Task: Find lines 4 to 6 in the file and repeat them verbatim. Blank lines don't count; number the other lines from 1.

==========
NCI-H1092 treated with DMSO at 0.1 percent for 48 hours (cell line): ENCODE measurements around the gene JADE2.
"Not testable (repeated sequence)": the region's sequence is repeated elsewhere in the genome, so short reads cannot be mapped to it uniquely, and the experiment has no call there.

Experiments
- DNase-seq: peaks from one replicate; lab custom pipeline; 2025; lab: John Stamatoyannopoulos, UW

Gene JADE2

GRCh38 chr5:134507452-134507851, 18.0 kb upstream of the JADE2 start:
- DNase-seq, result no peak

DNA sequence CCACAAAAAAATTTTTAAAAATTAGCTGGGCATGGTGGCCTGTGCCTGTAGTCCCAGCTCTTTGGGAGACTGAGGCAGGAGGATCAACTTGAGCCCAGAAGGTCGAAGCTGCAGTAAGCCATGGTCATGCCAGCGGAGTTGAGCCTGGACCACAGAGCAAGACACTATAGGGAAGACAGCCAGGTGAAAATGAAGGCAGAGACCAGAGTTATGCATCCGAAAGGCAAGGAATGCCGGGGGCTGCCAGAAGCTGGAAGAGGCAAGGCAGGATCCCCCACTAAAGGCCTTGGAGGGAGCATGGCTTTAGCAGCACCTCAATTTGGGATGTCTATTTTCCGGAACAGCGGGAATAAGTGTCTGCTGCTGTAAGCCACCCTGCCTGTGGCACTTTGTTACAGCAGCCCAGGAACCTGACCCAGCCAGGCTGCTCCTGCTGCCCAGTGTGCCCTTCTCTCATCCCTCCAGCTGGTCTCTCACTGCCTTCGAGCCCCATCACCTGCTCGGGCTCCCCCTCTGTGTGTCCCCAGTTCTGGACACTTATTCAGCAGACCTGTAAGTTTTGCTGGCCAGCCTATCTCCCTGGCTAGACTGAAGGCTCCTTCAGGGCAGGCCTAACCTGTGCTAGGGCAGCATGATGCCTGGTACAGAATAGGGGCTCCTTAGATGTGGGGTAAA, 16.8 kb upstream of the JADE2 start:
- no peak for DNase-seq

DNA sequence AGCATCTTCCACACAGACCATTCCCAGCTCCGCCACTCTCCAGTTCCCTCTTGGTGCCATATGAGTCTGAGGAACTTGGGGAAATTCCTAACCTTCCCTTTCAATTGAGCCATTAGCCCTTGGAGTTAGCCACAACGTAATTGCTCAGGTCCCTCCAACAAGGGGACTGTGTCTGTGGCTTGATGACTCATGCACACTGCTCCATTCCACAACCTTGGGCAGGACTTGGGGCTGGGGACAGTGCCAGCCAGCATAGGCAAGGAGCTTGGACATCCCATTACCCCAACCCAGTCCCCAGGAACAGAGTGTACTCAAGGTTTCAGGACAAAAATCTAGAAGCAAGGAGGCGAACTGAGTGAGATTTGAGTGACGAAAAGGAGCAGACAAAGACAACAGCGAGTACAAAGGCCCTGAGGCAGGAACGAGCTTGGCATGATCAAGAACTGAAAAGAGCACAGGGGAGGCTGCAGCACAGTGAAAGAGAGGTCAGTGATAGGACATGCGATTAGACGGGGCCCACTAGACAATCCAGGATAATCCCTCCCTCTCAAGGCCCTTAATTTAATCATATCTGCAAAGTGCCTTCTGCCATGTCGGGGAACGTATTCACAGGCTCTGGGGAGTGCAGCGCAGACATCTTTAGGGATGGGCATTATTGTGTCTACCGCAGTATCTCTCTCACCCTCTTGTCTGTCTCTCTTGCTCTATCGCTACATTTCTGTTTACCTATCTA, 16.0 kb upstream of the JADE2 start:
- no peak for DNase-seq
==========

- DNase-seq: peaks from one replicate; lab custom pipeline; 2025; lab: John Stamatoyannopoulos, UW

Gene JADE2

GRCh38 chr5:134507452-134507851, 18.0 kb upstream of the JADE2 start: